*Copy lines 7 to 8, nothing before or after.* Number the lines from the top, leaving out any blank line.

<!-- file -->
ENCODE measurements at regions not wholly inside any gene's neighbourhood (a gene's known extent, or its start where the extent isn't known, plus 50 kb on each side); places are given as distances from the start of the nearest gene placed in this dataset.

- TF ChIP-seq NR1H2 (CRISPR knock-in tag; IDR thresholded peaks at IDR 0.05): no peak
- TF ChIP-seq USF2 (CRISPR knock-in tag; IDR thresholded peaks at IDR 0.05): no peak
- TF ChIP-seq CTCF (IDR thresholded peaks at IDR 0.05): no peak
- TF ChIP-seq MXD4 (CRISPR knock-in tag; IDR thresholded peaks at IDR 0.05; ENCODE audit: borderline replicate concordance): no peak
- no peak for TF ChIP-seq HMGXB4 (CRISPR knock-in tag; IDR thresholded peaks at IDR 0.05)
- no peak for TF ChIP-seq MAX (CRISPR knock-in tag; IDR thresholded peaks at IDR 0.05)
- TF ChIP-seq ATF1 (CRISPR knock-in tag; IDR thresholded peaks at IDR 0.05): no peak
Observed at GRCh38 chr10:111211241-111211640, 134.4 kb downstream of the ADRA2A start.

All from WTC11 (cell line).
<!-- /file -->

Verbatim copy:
- no peak for TF ChIP-seq MAX (CRISPR knock-in tag; IDR thresholded peaks at IDR 0.05)
- TF ChIP-seq ATF1 (CRISPR knock-in tag; IDR thresholded peaks at IDR 0.05): no peak